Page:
No matter what anyone tells you, there are no certainties when it comes to real estate (and the more someone tells you there are the more likely they are trying to sell you something). That is why the standard practice in the real estate industry for decades has been to create and test models. This is a concept taken from the scientific community. While scientists can form their theories based on empirical evidence ultimately they have to test them. In order to do that they codify their observations into a mathematical prediction and test different them with varying inputs. By comparing models to what actually happens in the real world we can determine what was miscalculated or overlooked in the model.
This is essential the same process that commercial real estate teams do when trying to understand building value. Buildings are basically cashflows (or at least should be). Their value is derived by the current and future revenues minus expenses. Seems easy right? Well, not when you have a building with ten tenants whos leases all have different price points, escalations, clauses and expirations. Oh yeah, and don’t forget that things in the building are always breaking or needed to be upgraded. Plus, who is to say what prices you will be able to get for a space once the leases are up? No one knows the future, remember?
So, real estate analysts often create valuation models. They try to plug in all of the variable contributing to a building’s cashflow and test it with different scenarios. Some teams will simply calculate pessimistic, neural and optimistic scenarios to try to better understand their cost benefits analysis. Others use advanced computing techniques to crunch a dizzying amount scenarios with every possible variable permutation. This is where the art of the science of real estate finance comes in. For many, this is their competitive advantage and no two teams do it exactly the same.
What complicates this already complicated process is that it relies on variables from many different sources. Rent rolls, lease terms, market data, industry benchmarks, economic forecasts, and anything else you would want to throw into the model often each come from a different sources in different formats. For many teams that means a lot of time is spent putting the data in the model rather than working on the model itself.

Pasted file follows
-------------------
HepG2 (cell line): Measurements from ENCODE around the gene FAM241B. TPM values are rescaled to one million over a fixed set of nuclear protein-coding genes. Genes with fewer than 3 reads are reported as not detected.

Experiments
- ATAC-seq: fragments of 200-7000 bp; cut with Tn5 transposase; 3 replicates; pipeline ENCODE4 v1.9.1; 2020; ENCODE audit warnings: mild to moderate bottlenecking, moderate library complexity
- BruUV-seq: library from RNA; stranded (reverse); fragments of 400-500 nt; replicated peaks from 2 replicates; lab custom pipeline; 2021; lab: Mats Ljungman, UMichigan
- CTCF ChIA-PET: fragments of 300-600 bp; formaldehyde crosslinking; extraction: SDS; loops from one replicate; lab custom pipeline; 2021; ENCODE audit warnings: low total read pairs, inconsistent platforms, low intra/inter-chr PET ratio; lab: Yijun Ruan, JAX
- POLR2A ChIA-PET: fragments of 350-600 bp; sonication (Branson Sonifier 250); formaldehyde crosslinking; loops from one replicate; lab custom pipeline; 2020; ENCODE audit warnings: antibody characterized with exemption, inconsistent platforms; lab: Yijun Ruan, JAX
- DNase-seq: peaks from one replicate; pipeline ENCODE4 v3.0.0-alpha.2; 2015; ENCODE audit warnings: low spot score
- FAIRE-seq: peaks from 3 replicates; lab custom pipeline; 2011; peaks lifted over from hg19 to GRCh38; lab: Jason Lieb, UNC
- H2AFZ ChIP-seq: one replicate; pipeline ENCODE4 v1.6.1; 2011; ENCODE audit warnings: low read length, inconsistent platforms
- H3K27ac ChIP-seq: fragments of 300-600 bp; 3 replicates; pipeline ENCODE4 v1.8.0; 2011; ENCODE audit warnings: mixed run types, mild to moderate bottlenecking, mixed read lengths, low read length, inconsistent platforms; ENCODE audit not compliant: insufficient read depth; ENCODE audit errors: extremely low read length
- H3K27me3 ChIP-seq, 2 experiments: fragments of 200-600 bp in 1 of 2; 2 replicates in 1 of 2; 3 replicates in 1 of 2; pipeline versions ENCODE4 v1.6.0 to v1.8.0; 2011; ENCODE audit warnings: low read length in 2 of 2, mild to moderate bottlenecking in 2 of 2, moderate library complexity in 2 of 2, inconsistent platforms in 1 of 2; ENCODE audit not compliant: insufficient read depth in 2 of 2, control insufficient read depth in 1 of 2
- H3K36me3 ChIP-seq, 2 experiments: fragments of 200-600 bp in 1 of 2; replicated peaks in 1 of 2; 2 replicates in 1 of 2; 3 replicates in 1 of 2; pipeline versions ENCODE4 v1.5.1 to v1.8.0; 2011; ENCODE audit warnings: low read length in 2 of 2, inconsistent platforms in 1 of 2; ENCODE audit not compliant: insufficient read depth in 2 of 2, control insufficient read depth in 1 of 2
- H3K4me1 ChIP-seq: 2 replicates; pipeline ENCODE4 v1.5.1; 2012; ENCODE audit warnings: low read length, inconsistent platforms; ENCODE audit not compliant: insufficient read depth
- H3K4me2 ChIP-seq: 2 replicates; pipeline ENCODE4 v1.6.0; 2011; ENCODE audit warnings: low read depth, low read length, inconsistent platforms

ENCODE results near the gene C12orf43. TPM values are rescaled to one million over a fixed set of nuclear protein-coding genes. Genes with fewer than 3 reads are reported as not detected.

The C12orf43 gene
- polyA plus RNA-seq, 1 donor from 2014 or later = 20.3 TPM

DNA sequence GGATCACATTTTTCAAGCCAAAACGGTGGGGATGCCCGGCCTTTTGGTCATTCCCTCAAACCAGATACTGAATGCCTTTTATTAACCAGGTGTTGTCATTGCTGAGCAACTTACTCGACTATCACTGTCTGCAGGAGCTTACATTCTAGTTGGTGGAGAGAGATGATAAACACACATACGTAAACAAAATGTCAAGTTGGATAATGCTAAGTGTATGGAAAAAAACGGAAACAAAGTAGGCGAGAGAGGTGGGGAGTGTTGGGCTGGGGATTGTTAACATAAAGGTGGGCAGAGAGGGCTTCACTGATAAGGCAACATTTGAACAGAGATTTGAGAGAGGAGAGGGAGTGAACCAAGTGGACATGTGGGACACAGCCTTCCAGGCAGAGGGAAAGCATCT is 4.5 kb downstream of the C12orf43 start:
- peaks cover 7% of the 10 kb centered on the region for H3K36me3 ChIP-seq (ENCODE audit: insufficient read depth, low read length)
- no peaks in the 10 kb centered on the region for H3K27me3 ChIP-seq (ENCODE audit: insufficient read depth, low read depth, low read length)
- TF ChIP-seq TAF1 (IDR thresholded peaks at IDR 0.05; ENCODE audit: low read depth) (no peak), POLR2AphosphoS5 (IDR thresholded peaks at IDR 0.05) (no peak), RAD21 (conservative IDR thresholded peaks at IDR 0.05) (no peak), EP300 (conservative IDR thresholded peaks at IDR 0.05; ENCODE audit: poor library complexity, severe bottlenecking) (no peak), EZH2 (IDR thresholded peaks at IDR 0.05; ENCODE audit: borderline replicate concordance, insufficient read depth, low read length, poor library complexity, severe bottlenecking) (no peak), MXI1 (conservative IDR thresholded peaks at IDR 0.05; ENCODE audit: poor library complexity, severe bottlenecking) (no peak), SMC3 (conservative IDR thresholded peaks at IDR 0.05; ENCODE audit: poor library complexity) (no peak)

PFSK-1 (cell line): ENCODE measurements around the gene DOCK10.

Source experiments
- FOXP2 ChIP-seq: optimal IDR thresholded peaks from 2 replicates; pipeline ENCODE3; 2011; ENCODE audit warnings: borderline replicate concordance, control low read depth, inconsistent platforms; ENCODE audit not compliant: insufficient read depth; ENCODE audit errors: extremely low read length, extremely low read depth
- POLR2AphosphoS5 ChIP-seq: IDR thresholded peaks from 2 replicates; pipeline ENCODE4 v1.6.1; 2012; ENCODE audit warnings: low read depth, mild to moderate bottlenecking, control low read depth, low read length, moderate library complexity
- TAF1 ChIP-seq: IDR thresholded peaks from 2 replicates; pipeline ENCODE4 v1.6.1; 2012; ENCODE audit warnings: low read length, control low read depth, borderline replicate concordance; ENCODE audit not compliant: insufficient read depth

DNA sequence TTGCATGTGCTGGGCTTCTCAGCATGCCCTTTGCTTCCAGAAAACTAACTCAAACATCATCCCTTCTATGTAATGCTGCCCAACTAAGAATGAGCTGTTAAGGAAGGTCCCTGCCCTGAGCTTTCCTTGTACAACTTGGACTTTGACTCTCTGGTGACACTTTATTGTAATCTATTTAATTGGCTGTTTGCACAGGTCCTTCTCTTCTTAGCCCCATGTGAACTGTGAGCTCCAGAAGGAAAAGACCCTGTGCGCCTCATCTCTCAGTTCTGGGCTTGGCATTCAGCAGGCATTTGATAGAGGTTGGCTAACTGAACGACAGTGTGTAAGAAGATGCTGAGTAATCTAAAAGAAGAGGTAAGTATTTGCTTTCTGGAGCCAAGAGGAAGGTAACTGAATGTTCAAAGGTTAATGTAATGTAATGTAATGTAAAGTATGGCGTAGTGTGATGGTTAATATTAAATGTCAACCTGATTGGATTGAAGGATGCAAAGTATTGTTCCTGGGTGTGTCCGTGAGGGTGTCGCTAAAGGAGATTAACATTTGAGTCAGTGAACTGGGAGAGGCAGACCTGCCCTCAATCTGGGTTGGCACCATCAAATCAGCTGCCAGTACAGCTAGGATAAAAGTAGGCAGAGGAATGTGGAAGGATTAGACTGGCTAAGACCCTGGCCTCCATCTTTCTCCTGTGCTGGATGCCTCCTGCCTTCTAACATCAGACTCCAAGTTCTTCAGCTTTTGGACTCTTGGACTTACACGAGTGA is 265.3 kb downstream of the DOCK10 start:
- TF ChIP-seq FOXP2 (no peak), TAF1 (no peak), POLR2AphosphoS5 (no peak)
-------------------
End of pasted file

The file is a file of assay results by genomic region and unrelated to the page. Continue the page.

This is something that the PropTech world is thinking about in depth, none more than Altus Group, creators of the most popular commercial property valuation software in the world, ARGUS Enterprise. They did an incredible amount of research when they were developing their cloud functionality. James Hutton, a project manager at Altus Group, told me, “Our research to date has highlighted the fact that no two customers will model their portfolios in the exact same way. They will adopt modelling conventions that suit the unique needs of their business. This can make it challenging to develop “out of the box” integrations between two commerical real estate applications.”
So what can be done? Here is James’ opinion: “There are two ways to handle this. Either customers can standardise on modelling conventions, or we can develop flexible integrations that can accommodate a variety of conventions including the ability to structure, map and update data properly.” He explained that there are pros and cons to each approach. Standardization constrains the way customers can model their data, whereas the customization adds complexity and requires often competing companies to integrate with each other. James thinks that we will need a bit of both, “we’ll need a certain amount of standardisation while allowing integrations to be tweakable to the needs of individual customers,” he said.
To facilitate this shift from many unconnected data sources on any property model, to a more streamlined approach, Altus Group created the ARGUS API then reached out to other leading solution providers to utilize the API as the foundation for building data connections between applications. This will allow solution providers an easy way to plug into their modeling software and put an end to any manual data entry and all of the wasted time and errors that it produces.
How models are built and tested and how their analysis contributes to large property decisions is at the heart of any real estate organization. We all think differently, all have different (likely wrong) predictions. Therefore, we all model differently, as well we should. Luckily, the people creating the software that we use for our models is listening. As we make modeling more of an automated and less of a manual process the result will likely be much more sophisticated models and, hopefully, the ability to predict the future at least a little bit better.